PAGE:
Lila Gleitman, whose pioneering work in linguistics and cognitive science broadened our understanding of how language works and how children learn it, died on August 8 in a Philadelphia hospital. She was 91.
Her daughter Claire Gleitman said the cause was a heart attack.
Until the 1970s, most linguists believed that the structure of language existed in the world and that the human brain then learned it from childhood. Building on the work of her friend Noam Chomsky, Dr. Glide the opposite: that the structures resp.
“Research into language acquisition, her main scientific concern, was her specialty in a special sense: She created the subject in its modern form virtually and has developed it impressively since then,” said Dr. Chomsky in a statement.
The theory was proposed by Dr. Chomsky, who like Dr. Gleitman received his PhD from the University of Pennsylvania. But it was Dr. Gleitman who found elegant ways to test it in the real world, starting with her own children.
She loved to tell a story about her daughter Claire, then 2 years old. One day while she was driving and Claire was in the car, Dr. Gleitman abruptly and said: “Hold on tight.” Her daughter answered immediately: “Isn’t that tight?” The utterance showed how even a toddler could understand nuances of language without being taught to them.
Dr. Gleitman called the process “syntactic bootstrapping” – the use of an innate understanding of linguistic structure and its relationship to meaning to find new words.
“The child really does partially discover what they know from a complex code in which language is hidden,” she said in a 2013 interview.
Dr. Gleitman often worked with her husband, psychologist Harry Gleitman, or with her PhD students, many of whom would later become leading linguists themselves.
With Susan Goldin-Meadow, now at the University of Chicago, she showed how even blind children could learn “seeing” words like “look” and “see” – not by experiencing them in the world, but by understanding their meaning from them opened up their syntactic and semantic context. She did similar research on deaf students with another former student, Barbara Landau, who teaches at Johns Hopkins University.
“She believed that language learning was not just the accumulation of facts over time, but that it was part of our being as humans,” said Dr. Goldin-Meadow in an interview.
Lila Ruth Lichtenberg was born on December 10, 1929 in the Sheepshead Bay neighborhood of Brooklyn. Her father Ben was a civil engineer, her mother Fanny (Segal) Lichtenberg a housewife.
Lila attended James Madison High School, which educated generations of the county’s Jews, including Ruth Bader Ginsburg, Senators Chuck Schumer and Bernie Sanders, economist Gary Becker, and Judith Sheindlin, better known as TV judge Judy.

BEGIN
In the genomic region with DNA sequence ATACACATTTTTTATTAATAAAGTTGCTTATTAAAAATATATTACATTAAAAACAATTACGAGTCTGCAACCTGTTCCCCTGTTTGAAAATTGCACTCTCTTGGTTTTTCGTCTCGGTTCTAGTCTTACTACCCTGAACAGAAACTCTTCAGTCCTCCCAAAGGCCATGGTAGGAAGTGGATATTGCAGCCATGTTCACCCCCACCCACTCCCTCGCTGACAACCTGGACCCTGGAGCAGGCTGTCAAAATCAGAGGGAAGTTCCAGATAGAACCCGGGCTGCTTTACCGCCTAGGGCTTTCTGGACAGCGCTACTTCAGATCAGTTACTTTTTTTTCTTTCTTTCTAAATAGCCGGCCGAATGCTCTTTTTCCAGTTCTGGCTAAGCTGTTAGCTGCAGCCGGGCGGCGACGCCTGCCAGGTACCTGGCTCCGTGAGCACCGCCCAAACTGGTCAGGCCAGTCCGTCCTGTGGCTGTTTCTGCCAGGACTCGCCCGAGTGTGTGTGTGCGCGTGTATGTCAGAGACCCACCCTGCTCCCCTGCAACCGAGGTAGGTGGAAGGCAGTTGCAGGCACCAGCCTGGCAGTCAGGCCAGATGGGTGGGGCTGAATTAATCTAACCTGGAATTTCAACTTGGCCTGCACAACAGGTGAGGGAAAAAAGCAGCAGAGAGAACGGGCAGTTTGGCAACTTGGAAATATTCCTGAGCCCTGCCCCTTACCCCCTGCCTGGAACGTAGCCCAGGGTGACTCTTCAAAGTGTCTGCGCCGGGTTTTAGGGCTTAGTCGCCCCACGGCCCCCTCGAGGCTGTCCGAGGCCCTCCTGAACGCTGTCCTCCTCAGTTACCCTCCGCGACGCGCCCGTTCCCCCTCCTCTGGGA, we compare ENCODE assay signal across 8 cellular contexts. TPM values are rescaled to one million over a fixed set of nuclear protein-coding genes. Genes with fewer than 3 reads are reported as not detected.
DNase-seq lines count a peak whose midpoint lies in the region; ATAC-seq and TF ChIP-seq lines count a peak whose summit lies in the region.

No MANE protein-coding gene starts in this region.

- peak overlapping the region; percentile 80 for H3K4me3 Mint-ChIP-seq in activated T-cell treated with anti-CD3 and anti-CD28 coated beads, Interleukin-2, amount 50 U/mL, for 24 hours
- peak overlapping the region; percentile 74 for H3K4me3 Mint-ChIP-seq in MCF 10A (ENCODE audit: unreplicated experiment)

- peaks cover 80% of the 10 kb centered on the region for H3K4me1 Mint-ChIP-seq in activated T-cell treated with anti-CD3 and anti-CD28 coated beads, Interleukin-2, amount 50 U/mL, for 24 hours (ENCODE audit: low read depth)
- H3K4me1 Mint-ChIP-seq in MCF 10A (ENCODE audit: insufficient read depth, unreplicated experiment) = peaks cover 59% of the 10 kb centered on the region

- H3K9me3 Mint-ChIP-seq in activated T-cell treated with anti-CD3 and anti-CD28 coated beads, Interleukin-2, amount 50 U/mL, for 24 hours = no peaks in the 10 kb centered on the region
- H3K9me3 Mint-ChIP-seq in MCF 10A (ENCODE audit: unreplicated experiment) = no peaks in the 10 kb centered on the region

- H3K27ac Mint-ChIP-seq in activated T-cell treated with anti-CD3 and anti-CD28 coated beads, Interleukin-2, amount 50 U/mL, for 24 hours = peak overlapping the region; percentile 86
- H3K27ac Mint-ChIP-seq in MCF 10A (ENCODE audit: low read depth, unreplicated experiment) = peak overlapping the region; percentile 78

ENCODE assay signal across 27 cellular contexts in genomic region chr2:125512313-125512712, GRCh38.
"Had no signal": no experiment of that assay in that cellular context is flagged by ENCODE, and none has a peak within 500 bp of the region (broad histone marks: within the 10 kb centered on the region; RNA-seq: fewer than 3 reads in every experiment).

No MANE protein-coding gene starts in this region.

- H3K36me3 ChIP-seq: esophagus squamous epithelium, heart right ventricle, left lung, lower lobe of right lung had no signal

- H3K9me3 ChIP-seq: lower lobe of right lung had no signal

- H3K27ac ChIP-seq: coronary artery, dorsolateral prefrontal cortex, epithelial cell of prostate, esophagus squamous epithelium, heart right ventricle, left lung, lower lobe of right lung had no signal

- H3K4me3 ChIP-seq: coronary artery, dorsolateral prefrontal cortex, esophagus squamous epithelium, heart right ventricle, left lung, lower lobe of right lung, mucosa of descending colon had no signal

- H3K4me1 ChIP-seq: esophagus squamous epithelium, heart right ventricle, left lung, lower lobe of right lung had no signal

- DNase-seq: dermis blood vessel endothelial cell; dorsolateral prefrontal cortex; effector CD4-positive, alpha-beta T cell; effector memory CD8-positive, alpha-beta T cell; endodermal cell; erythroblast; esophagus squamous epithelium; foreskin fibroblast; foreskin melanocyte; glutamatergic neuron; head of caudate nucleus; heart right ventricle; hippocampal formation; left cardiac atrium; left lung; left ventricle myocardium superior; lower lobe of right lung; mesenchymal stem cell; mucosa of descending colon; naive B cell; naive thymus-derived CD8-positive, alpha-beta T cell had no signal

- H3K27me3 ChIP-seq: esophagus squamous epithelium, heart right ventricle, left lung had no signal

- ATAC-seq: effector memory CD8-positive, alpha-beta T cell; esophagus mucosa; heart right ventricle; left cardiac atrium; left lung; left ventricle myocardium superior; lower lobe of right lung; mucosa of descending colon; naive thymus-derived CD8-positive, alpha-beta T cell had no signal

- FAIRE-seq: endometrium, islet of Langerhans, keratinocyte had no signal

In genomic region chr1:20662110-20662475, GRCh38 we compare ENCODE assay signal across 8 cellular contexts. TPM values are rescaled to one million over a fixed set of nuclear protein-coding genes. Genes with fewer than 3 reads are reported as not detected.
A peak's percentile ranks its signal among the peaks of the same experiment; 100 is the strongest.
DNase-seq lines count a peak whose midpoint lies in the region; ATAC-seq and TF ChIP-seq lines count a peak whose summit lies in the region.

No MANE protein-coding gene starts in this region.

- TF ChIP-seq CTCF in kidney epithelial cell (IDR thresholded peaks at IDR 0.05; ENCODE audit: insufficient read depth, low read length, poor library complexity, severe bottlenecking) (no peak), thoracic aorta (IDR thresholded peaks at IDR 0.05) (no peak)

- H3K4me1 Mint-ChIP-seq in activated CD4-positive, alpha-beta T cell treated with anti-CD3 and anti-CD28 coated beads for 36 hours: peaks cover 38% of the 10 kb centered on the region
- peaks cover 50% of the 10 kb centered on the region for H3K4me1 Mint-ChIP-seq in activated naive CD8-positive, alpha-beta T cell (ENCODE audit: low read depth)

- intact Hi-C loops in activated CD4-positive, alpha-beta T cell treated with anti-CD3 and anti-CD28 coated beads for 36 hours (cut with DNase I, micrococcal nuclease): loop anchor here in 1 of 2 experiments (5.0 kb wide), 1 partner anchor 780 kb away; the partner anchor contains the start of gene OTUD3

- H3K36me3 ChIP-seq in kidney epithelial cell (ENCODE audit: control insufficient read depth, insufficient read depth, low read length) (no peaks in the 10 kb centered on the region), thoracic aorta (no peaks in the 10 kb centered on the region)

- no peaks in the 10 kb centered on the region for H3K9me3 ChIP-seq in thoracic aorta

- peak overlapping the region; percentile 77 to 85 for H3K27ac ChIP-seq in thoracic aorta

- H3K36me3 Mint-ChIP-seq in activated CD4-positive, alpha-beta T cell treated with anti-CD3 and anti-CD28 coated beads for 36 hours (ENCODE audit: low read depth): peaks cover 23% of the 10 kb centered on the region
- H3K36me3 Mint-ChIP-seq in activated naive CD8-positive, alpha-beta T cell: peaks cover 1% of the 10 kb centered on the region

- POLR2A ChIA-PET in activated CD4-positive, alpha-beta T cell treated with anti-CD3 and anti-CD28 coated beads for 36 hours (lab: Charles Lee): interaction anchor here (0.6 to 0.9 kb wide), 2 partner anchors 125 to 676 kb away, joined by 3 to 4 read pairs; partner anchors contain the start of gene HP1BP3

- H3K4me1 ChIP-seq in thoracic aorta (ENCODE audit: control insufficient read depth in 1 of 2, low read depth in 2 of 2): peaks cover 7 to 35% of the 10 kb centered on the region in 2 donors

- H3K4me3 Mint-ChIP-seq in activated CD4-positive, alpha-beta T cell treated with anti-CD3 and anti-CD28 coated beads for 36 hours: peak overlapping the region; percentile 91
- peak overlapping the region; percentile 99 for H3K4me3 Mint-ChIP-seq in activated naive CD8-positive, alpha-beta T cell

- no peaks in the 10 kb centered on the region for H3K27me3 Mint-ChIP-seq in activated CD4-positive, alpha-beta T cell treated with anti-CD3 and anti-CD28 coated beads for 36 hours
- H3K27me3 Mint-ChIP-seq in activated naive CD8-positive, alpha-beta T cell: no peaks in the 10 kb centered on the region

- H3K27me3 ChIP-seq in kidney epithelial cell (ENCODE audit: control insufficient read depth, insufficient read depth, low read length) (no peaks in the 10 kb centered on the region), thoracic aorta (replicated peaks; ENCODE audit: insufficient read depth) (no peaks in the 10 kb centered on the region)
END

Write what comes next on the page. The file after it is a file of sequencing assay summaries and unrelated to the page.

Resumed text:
She graduated from Antioch College, Ohio, with a degree in literature in 1952 and moved to New York where she accepted a position as an editorial assistant with the Journal of the American Water Works Association. A few years later she married Eugene Galanter, a professor at the University of Pennsylvania, and moved to Philadelphia. This marriage ended in divorce.
She married Dr. Gleitman, then a professor at Swarthmore College. He died in 2015. She and her daughter Claire left behind another daughter, Ellen Luchette, and four grandchildren.
As a lecturer, Dr. Gleitman take free courses and immerse yourself in the classics. But she found her studies boring, except for Greek and Latin.
She did her PhD in linguistics and studied with Zellig Harris, himself a pioneer in computer-aided exploration of language, and analyzed its deep structures and logic. She also accepted a position at the Eastern Pennsylvania Psychiatric Institute, where part of her job was writing entries related to psychology for the next edition of Webster’s Dictionary – including one for a crude term for sexual intercourse never seen before Book was published.
“I have always considered it my greatest achievement in life,” she said in a 2017 interview with Dr. Goldin-Meadow.
Although she is one of Dr. Harris became increasingly aware of the work of one of his leading acolytes, Dr. Chomsky, dressed, who just had a fundamental break with his mentor.
Human language is not something that exists apart from the human mind, he argued; rather it was innate, hard-wired, already there at birth. Dr. Gleitman agreed and also broke up with Dr. Harris – a split so bitter that he refused to oversee her dissertation.
Even so, Dr. Gleitman received his PhD in 1967 and began teaching at Swarthmore. In 1972 she returned to the University of Pennsylvania, where she stayed until her retirement in 2002.
However, she did not stop working. In fact, the last two decades of her life have been some of their most intellectually fertile ones.
Working with a colleague, John Trueswell, she first studied how children learn “hard” words – verbs, conceptual nouns – and then turned around to see how they learn specific nouns and other “simple” words that are theirs Were not as simple as they might seem.
Dr. Gleitman has continued to produce new works in recent years after she was nearly blind from macular degeneration. Dr. Trueswell said the last email he received from her arrived the day before she died. It was a quick note informing him of her latest work – which she had just submitted for publication.